In other words, Napolitano, Clinton and Holder could work together to decide to admit previously rejected visa applicants, provided that these persons
• do not “engage or have engaged in terrorist activity on behalf of a designated…terrorist organization,”
• have not “received military training from a Tier I or Tier II organization,”
• are not “members or representatives” of such organizations,
• or “endorse or espouse the terrorist activity of a Tier I or Tier II organization, or convince others to support” that group’s terrorist activities.
However, it remains unclear whether Dora Maria Tellez could be admitted under a waiver. Tellez “was ‘Commander 2’ in 1978 when a group of guerrillas took over the [Nicaragua] National Palace and held 2,000 government officials hostage in a two-day standoff,” wrote Duncan Campbell for the The Guardian (UK) on March 4, 2005. “After negotiations, she and the other guerrillas were allowed to leave the country.”
At the time, the U.S. government was backing the Anastasio Somoza regime which Tellez helped topple.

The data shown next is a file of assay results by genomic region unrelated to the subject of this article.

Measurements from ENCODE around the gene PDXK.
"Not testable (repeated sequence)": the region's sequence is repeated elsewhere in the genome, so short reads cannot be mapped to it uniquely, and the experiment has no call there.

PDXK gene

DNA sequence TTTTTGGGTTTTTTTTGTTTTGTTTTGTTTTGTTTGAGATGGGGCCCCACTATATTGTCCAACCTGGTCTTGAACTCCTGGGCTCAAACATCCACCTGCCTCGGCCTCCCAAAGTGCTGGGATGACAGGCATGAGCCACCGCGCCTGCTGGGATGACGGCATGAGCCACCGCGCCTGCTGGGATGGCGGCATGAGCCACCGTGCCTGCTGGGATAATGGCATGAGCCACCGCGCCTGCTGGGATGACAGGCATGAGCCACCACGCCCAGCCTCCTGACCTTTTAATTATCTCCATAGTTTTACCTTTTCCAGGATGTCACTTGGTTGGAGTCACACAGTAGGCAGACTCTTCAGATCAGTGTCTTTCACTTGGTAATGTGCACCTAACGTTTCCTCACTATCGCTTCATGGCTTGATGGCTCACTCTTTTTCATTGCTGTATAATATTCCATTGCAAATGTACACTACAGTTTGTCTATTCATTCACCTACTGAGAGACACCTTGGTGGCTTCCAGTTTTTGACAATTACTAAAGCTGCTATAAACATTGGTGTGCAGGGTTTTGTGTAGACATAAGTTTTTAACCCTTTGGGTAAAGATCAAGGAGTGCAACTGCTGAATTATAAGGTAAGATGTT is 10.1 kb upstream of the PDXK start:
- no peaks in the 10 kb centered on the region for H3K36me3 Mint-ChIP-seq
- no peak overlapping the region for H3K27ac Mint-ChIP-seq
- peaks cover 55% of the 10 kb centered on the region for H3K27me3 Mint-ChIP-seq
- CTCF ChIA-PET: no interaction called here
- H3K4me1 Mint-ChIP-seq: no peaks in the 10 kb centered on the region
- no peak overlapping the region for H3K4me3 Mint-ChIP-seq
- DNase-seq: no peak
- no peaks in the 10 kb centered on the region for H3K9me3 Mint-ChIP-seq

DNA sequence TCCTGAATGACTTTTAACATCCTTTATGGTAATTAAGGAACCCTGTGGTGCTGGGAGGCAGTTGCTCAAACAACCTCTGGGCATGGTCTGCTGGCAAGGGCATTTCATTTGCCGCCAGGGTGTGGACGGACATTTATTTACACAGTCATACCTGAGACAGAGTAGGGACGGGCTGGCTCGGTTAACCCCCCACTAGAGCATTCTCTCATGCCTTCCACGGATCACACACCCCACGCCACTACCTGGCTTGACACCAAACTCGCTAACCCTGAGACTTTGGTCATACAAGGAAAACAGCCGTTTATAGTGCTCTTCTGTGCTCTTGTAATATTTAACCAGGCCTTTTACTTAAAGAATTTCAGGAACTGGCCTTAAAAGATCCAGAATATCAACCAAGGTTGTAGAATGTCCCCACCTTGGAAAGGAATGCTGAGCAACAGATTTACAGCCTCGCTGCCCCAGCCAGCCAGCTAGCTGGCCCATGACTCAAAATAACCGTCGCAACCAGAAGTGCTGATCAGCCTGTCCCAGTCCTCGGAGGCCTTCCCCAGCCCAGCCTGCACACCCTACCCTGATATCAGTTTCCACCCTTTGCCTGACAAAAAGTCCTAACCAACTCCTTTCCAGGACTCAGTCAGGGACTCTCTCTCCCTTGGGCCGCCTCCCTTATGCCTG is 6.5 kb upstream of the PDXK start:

However, according to START, the National Consortium for the Study of Terrorism and Responses to Terrorism, the FSLN, or Sandinista National Liberation Front, is not listed by the government as a Foreign Terrorist Organization (FTO). However, “government officials have accused the Sandinistas of using terrorists to influence election results” in recent years. START is a Department of Homeland Security “center of excellence” based at the University of Maryland.
The question remains: are Barack Obama’s Department heads likely to grant these academics entry to the country? It is not that unlikely.
As Accuracy in Media has documented, Eric Holder was the Deputy Attorney General when the outgoing President Bill Clinton decided to pardon two members of the Weather Underground and members of the Puerto Rican Armed Forces of National Liberation (FALN).
Bethany Stotts is a staff writer at Accuracy in Academia.